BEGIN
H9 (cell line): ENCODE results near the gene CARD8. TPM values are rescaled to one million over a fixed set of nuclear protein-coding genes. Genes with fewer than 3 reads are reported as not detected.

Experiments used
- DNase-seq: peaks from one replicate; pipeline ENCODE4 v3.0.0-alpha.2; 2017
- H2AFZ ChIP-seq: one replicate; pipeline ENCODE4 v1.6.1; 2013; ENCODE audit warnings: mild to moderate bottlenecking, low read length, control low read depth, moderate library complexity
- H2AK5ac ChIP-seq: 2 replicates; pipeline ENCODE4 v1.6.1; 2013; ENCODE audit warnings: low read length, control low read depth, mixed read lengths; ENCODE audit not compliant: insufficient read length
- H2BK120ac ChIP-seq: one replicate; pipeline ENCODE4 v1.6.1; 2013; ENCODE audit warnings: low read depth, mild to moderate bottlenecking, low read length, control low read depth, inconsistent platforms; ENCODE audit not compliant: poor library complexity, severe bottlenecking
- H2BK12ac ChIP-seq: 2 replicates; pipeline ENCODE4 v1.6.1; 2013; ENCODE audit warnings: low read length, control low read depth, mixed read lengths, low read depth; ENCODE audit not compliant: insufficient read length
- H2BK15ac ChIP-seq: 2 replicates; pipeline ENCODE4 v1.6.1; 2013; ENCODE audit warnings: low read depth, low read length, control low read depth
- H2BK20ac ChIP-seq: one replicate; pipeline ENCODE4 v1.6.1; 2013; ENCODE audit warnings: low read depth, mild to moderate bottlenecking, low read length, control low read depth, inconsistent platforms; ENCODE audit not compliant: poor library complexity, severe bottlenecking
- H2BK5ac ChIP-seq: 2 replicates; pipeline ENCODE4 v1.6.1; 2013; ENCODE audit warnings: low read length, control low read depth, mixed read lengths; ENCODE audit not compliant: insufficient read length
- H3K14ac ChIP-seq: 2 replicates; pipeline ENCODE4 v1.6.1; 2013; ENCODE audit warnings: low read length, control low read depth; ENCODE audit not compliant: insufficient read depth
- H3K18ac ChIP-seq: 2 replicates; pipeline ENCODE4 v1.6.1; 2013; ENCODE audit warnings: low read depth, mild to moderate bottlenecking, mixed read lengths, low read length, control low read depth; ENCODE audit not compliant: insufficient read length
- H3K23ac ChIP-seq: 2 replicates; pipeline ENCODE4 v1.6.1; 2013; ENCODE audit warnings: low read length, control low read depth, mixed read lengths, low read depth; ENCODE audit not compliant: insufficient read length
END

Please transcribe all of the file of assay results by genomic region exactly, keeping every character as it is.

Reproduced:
H9 (cell line): ENCODE results near the gene CARD8. TPM values are rescaled to one million over a fixed set of nuclear protein-coding genes. Genes with fewer than 3 reads are reported as not detected.

Experiments used
- DNase-seq: peaks from one replicate; pipeline ENCODE4 v3.0.0-alpha.2; 2017
- H2AFZ ChIP-seq: one replicate; pipeline ENCODE4 v1.6.1; 2013; ENCODE audit warnings: mild to moderate bottlenecking, low read length, control low read depth, moderate library complexity
- H2AK5ac ChIP-seq: 2 replicates; pipeline ENCODE4 v1.6.1; 2013; ENCODE audit warnings: low read length, control low read depth, mixed read lengths; ENCODE audit not compliant: insufficient read length
- H2BK120ac ChIP-seq: one replicate; pipeline ENCODE4 v1.6.1; 2013; ENCODE audit warnings: low read depth, mild to moderate bottlenecking, low read length, control low read depth, inconsistent platforms; ENCODE audit not compliant: poor library complexity, severe bottlenecking
- H2BK12ac ChIP-seq: 2 replicates; pipeline ENCODE4 v1.6.1; 2013; ENCODE audit warnings: low read length, control low read depth, mixed read lengths, low read depth; ENCODE audit not compliant: insufficient read length
- H2BK15ac ChIP-seq: 2 replicates; pipeline ENCODE4 v1.6.1; 2013; ENCODE audit warnings: low read depth, low read length, control low read depth
- H2BK20ac ChIP-seq: one replicate; pipeline ENCODE4 v1.6.1; 2013; ENCODE audit warnings: low read depth, mild to moderate bottlenecking, low read length, control low read depth, inconsistent platforms; ENCODE audit not compliant: poor library complexity, severe bottlenecking
- H2BK5ac ChIP-seq: 2 replicates; pipeline ENCODE4 v1.6.1; 2013; ENCODE audit warnings: low read length, control low read depth, mixed read lengths; ENCODE audit not compliant: insufficient read length
- H3K14ac ChIP-seq: 2 replicates; pipeline ENCODE4 v1.6.1; 2013; ENCODE audit warnings: low read length, control low read depth; ENCODE audit not compliant: insufficient read depth
- H3K18ac ChIP-seq: 2 replicates; pipeline ENCODE4 v1.6.1; 2013; ENCODE audit warnings: low read depth, mild to moderate bottlenecking, mixed read lengths, low read length, control low read depth; ENCODE audit not compliant: insufficient read length
- H3K23ac ChIP-seq: 2 replicates; pipeline ENCODE4 v1.6.1; 2013; ENCODE audit warnings: low read length, control low read depth, mixed read lengths, low read depth; ENCODE audit not compliant: insufficient read length